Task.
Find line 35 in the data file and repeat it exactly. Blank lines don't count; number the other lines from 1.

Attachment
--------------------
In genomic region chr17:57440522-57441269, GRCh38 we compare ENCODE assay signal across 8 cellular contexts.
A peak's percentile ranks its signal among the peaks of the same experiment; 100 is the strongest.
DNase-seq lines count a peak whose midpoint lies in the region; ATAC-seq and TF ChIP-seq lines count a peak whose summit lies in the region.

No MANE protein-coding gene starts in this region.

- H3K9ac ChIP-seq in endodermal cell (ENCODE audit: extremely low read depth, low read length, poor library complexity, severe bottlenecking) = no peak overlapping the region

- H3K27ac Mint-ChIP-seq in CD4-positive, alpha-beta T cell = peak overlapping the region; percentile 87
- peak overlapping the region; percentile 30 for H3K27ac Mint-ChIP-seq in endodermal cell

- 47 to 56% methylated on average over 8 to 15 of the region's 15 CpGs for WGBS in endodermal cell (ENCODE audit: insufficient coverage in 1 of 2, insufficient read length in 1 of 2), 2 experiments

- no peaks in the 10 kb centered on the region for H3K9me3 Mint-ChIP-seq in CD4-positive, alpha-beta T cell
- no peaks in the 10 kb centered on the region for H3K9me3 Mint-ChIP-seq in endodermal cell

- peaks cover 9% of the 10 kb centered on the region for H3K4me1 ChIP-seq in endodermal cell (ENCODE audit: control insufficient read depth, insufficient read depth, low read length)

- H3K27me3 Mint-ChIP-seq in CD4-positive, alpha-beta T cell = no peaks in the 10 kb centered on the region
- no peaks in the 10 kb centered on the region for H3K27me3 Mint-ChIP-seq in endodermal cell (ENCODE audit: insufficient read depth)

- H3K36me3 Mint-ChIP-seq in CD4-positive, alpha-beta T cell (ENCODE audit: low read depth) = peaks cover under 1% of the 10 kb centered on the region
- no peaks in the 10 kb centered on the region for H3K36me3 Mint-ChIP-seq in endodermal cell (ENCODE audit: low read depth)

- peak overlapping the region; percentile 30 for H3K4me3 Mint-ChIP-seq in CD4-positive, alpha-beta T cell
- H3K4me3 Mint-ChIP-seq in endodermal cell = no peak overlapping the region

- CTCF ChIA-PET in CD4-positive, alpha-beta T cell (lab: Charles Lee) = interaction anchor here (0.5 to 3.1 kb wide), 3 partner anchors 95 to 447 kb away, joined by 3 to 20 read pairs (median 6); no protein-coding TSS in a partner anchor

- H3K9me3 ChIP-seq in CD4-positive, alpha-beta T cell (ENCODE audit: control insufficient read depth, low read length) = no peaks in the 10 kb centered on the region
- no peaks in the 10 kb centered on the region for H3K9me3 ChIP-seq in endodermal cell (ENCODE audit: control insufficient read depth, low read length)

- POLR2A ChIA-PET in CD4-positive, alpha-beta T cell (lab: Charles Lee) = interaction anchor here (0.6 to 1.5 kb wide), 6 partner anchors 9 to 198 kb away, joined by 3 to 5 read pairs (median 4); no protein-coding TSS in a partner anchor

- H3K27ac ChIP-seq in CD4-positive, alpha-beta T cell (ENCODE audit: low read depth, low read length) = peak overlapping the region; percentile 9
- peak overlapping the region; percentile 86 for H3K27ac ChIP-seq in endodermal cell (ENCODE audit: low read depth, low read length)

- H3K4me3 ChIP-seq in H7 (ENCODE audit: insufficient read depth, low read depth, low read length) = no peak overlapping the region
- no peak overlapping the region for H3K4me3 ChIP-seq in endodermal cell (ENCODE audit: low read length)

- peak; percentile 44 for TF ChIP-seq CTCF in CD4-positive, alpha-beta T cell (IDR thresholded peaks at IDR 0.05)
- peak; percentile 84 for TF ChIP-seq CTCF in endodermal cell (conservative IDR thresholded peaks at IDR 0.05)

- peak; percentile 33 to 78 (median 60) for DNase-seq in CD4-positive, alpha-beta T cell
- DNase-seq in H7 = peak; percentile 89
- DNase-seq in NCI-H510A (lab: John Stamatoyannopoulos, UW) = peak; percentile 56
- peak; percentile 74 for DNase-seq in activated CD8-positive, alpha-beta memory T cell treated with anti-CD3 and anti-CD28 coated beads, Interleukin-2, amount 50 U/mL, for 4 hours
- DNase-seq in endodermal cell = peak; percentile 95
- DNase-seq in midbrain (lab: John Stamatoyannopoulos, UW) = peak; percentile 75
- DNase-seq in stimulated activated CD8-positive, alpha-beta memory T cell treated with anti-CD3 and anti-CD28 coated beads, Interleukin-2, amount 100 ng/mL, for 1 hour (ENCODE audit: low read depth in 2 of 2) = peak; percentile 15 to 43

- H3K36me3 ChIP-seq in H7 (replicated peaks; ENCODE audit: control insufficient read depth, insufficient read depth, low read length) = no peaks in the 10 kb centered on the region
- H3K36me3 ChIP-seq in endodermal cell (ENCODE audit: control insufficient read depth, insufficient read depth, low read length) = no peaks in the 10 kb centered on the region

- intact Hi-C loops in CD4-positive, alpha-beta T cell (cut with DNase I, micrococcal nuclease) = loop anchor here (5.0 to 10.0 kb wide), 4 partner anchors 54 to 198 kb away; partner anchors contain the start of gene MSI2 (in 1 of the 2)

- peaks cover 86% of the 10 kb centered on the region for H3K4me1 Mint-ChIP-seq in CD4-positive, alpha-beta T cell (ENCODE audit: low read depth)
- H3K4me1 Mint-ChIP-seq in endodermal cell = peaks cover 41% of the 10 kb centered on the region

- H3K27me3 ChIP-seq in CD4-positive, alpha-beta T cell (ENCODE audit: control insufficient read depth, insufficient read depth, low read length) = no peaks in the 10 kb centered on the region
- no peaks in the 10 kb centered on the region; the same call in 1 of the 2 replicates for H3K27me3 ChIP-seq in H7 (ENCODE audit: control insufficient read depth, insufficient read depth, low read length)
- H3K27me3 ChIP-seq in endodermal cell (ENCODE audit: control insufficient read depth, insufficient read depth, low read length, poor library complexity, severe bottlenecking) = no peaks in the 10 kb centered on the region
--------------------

- H3K36me3 ChIP-seq in H7 (replicated peaks; ENCODE audit: control insufficient read depth, insufficient read depth, low read length) = no peaks in the 10 kb centered on the region